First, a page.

Lessons In Luxe: Two Fashion Exhibitions To See When You're In Tokyo
Mademoiselle Privé Exhibition
The Mademoiselle Privé invites fashion enthusiasts to immerse themselves into the Chanel universe. Fittingly, the entrance to the exhibition resembles the door to Coco Chanel's creation studio on the 3rd floor of 31 rue Cambon in Paris; it bears the words Mademoiselle Privé. This is an opportunity to go behind the scenes of the French house's haute couture, the iconic Chanel N°5 fragrance and high jewellery.
The Mademoiselle Privé exhibition is a representation of three addresses in Paris that are key to the brand's success and they are segregated into three doors.
First, the 31 rue Cambon in Paris presents the haute couture ateliers once overseen by the late Karl Lagerfeld, and now Virginie Viard. The second door is N°5 and it opens up into a space that celebrates the ground-breaking perfume, which made its debut in 1921.
Lastly, door number 18 reimagines the fine jewellery store in Place Vendôme where one of the highlights is the one and only high jewellery collection designed by Coco Chanel herself in 1932 - the Bijoux de Diamants.
There is also a small exhibition dedicated to métiers d'art at the entrance of the exhibition.
B&C Hall in Tennoz, Shinagawa
Now until Dec 1, 2019
Cartier, Crystallisation of Time Exhibition
This exhibition explores the past, present and future of the innovative world of Cartier, as well as its creativity and craftsmanship through three perspectives - material transformations and colours, forms and designs, and universal curiosity.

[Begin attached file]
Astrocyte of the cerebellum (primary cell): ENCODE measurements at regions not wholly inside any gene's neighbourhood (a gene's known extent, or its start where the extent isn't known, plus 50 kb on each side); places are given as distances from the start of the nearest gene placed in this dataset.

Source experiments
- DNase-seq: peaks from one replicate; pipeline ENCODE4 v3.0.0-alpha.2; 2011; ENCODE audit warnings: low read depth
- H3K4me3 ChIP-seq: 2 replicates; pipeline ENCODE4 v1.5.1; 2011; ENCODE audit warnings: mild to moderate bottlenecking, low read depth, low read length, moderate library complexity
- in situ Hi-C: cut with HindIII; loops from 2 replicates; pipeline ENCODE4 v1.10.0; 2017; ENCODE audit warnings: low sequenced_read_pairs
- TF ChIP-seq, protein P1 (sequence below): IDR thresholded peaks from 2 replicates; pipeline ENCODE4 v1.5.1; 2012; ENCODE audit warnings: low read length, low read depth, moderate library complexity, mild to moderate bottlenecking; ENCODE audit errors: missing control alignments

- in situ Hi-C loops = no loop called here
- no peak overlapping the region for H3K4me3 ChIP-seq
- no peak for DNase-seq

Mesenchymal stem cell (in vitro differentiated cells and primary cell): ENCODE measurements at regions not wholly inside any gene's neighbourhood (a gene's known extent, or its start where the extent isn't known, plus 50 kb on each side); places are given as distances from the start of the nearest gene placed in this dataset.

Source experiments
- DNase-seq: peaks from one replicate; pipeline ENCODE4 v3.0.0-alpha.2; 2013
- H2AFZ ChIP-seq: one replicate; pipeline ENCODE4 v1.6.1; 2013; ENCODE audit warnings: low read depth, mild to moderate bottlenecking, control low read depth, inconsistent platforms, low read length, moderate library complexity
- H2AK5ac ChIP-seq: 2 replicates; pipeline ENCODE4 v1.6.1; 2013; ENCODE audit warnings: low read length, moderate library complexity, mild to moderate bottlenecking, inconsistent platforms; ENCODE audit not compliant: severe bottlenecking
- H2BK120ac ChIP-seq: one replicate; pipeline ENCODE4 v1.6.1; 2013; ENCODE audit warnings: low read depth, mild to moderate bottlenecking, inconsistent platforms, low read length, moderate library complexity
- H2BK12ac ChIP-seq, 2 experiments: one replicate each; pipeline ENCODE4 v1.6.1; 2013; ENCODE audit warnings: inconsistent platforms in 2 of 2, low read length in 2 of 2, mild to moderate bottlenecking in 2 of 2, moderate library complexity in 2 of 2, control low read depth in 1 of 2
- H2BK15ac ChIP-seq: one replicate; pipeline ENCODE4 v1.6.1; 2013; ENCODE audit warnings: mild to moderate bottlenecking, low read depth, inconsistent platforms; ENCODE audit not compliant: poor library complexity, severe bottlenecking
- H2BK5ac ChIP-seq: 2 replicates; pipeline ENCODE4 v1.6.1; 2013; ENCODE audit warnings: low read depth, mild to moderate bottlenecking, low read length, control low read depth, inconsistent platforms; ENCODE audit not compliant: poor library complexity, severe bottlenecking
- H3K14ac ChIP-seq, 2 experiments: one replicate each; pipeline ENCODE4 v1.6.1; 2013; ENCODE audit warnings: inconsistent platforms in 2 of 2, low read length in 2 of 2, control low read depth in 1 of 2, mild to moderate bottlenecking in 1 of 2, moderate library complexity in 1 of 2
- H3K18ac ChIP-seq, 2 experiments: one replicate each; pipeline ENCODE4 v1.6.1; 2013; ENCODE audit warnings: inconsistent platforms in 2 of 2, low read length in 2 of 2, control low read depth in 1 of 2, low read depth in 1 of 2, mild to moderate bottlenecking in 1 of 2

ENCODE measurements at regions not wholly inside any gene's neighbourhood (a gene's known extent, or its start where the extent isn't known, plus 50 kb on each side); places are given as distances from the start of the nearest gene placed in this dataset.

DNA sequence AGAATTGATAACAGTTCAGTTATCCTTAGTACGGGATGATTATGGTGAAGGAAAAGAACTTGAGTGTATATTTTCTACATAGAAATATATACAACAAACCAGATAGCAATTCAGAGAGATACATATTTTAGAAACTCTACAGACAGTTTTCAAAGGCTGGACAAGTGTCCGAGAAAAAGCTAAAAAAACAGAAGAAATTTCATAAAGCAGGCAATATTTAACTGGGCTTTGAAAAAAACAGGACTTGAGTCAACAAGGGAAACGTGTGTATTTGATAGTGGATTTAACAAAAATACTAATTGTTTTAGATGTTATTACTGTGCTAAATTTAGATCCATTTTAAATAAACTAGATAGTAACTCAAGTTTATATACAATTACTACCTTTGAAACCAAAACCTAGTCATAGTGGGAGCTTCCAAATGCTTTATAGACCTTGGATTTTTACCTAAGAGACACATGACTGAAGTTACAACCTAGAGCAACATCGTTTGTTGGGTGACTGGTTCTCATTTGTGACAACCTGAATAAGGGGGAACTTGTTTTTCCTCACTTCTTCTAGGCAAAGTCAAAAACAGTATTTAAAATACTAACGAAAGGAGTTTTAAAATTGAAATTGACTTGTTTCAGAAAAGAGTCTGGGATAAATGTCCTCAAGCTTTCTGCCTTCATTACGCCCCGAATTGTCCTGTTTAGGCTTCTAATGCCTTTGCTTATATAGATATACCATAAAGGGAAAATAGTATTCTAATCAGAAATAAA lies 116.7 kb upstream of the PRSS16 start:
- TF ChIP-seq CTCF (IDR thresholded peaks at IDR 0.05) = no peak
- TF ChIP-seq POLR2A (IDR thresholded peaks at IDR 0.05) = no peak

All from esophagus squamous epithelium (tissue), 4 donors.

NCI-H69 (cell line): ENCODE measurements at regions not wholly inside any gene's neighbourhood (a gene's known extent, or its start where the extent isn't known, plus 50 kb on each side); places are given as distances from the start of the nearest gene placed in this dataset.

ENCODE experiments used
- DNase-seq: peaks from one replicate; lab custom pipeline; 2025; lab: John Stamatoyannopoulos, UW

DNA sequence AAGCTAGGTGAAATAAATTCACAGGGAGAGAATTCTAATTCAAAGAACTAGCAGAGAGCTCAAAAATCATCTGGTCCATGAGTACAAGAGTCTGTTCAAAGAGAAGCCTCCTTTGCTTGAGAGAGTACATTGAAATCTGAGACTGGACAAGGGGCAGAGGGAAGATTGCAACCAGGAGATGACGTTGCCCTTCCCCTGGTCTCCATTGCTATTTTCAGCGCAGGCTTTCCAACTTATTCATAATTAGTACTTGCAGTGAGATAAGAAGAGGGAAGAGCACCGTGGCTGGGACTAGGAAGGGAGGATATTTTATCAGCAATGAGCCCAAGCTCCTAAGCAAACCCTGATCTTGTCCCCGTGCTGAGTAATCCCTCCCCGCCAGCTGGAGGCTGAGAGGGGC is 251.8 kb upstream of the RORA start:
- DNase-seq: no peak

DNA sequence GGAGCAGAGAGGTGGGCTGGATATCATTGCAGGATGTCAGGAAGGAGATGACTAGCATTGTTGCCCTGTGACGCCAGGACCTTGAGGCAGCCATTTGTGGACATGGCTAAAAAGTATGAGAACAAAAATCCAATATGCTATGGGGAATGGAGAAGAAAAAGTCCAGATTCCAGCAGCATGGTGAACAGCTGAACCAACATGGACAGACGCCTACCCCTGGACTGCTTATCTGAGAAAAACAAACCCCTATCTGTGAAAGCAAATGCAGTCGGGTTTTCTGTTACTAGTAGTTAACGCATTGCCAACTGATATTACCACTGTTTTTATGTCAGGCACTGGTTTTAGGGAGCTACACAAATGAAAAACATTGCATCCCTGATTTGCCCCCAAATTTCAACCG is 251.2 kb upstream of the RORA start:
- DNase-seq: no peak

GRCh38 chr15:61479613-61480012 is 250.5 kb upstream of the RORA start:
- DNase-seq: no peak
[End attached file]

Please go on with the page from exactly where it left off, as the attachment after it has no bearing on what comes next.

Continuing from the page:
The exhibition consists of three sections. The first is called 'Material Transformation and Colors' and it focuses on sophisticated metalworking skills, techniques for processing stones, and the handling of colour in various precious stones and ornaments. The second is called 'Forms and Designs' and it draws attention to functional beauty, architectural and geometric structures as well as forms and designs in a variety of motifs. The third chapter is called 'Universal Curiosity' where Cartier pieces influenced by the cultures and civilisations of the Islamic nations, Ancient Egypt, India, China and Japan are on display.
In total, there are 300 historical items created by the jeweller including privately-owned works usually hidden from the public eye.
It's also the first exhibition in the world to showcase timeless and decadent contemporary pieces from 1970 onwards such as the first wristwatch to have a panther skin pattern and the ecrou de Cartier bracelet.
The National Art Center
Now until December 16, 2019
See also: 10 Chic Cafés Around The World Owned By Top Fashion Brands